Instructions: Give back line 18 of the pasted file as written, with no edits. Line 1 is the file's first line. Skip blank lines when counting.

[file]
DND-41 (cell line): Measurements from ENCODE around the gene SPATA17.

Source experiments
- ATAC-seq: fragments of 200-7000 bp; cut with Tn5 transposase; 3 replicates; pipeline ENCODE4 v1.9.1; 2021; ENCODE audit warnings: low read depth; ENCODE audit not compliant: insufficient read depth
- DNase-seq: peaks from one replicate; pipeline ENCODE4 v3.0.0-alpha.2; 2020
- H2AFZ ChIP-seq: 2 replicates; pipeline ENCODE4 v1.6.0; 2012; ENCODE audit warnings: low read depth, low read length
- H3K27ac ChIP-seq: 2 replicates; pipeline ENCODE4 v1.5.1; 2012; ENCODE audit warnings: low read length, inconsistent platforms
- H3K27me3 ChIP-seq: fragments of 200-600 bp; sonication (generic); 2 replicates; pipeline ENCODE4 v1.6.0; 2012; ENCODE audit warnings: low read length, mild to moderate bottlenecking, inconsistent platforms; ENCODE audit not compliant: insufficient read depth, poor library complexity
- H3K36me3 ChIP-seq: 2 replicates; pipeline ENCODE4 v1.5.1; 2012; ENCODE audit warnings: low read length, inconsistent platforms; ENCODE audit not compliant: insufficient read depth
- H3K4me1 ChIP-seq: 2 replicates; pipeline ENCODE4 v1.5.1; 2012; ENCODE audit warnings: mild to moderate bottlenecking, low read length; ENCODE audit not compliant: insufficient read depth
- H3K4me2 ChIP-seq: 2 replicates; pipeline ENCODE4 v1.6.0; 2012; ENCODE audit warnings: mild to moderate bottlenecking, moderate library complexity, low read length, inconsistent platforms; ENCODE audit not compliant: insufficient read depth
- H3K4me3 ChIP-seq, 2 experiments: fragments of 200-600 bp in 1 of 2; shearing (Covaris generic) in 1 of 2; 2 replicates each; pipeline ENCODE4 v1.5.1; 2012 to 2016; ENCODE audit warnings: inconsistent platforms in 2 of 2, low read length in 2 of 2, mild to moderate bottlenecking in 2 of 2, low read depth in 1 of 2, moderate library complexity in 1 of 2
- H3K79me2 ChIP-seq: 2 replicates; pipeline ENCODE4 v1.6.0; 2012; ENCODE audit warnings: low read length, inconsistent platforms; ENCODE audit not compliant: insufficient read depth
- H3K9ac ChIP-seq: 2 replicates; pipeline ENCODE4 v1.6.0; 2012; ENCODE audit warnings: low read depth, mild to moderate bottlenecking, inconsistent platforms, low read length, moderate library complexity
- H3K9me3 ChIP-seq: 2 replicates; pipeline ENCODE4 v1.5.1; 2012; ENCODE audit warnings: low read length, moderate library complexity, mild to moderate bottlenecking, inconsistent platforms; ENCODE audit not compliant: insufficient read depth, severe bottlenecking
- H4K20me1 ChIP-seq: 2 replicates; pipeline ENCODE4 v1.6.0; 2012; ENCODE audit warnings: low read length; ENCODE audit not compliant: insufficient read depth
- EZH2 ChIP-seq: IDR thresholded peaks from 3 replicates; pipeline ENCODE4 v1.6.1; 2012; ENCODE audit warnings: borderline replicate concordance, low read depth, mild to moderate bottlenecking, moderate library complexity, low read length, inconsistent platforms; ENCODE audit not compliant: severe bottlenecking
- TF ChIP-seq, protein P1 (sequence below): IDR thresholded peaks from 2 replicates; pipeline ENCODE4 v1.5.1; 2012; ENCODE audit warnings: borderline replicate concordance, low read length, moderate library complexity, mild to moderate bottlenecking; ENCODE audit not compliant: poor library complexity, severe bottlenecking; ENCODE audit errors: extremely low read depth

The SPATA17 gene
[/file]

The SPATA17 gene